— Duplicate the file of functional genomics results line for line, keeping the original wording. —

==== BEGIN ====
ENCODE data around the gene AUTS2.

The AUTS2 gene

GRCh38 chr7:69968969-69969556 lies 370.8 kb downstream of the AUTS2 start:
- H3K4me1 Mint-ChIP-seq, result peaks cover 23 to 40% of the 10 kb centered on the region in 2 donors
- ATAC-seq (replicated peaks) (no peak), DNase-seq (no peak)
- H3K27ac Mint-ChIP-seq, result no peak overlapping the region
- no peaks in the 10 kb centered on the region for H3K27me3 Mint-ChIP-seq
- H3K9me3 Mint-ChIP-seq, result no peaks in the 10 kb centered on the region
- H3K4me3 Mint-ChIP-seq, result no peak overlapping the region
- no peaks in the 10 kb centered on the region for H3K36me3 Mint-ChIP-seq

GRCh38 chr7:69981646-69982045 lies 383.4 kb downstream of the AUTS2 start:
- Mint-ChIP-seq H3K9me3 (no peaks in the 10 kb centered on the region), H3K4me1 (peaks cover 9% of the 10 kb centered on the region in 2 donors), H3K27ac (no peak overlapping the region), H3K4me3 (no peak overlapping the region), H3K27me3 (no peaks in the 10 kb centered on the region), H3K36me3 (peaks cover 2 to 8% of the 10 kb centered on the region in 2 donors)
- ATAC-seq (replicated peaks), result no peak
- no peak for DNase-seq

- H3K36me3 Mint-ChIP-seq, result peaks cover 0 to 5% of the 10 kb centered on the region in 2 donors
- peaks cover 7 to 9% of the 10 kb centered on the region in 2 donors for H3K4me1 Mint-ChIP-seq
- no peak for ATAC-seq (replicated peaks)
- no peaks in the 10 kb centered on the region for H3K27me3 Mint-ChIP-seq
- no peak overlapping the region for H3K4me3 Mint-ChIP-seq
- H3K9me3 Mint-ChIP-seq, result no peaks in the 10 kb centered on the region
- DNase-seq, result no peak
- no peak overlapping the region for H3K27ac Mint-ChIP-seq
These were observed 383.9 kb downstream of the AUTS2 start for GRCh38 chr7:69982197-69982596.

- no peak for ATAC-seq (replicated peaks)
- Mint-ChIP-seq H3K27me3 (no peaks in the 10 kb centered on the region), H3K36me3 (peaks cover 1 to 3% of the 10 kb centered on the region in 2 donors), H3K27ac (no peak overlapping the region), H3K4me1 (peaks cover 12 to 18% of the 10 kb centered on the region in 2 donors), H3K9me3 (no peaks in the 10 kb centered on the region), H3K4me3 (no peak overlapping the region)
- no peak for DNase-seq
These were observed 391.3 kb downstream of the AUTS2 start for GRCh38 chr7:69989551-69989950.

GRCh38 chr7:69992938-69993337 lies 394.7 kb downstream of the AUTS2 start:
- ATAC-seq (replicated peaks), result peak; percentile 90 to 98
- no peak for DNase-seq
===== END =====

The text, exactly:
ENCODE data around the gene AUTS2.

The AUTS2 gene

GRCh38 chr7:69968969-69969556 lies 370.8 kb downstream of the AUTS2 start:
- H3K4me1 Mint-ChIP-seq, result peaks cover 23 to 40% of the 10 kb centered on the region in 2 donors
- ATAC-seq (replicated peaks) (no peak), DNase-seq (no peak)
- H3K27ac Mint-ChIP-seq, result no peak overlapping the region
- no peaks in the 10 kb centered on the region for H3K27me3 Mint-ChIP-seq
- H3K9me3 Mint-ChIP-seq, result no peaks in the 10 kb centered on the region
- H3K4me3 Mint-ChIP-seq, result no peak overlapping the region
- no peaks in the 10 kb centered on the region for H3K36me3 Mint-ChIP-seq

GRCh38 chr7:69981646-69982045 lies 383.4 kb downstream of the AUTS2 start:
- Mint-ChIP-seq H3K9me3 (no peaks in the 10 kb centered on the region), H3K4me1 (peaks cover 9% of the 10 kb centered on the region in 2 donors), H3K27ac (no peak overlapping the region), H3K4me3 (no peak overlapping the region), H3K27me3 (no peaks in the 10 kb centered on the region), H3K36me3 (peaks cover 2 to 8% of the 10 kb centered on the region in 2 donors)
- ATAC-seq (replicated peaks), result no peak
- no peak for DNase-seq

- H3K36me3 Mint-ChIP-seq, result peaks cover 0 to 5% of the 10 kb centered on the region in 2 donors
- peaks cover 7 to 9% of the 10 kb centered on the region in 2 donors for H3K4me1 Mint-ChIP-seq
- no peak for ATAC-seq (replicated peaks)
- no peaks in the 10 kb centered on the region for H3K27me3 Mint-ChIP-seq
- no peak overlapping the region for H3K4me3 Mint-ChIP-seq
- H3K9me3 Mint-ChIP-seq, result no peaks in the 10 kb centered on the region
- DNase-seq, result no peak
- no peak overlapping the region for H3K27ac Mint-ChIP-seq
These were observed 383.9 kb downstream of the AUTS2 start for GRCh38 chr7:69982197-69982596.

- no peak for ATAC-seq (replicated peaks)
- Mint-ChIP-seq H3K27me3 (no peaks in the 10 kb centered on the region), H3K36me3 (peaks cover 1 to 3% of the 10 kb centered on the region in 2 donors), H3K27ac (no peak overlapping the region), H3K4me1 (peaks cover 12 to 18% of the 10 kb centered on the region in 2 donors), H3K9me3 (no peaks in the 10 kb centered on the region), H3K4me3 (no peak overlapping the region)
- no peak for DNase-seq
These were observed 391.3 kb downstream of the AUTS2 start for GRCh38 chr7:69989551-69989950.

GRCh38 chr7:69992938-69993337 lies 394.7 kb downstream of the AUTS2 start:
- ATAC-seq (replicated peaks), result peak; percentile 90 to 98
- no peak for DNase-seq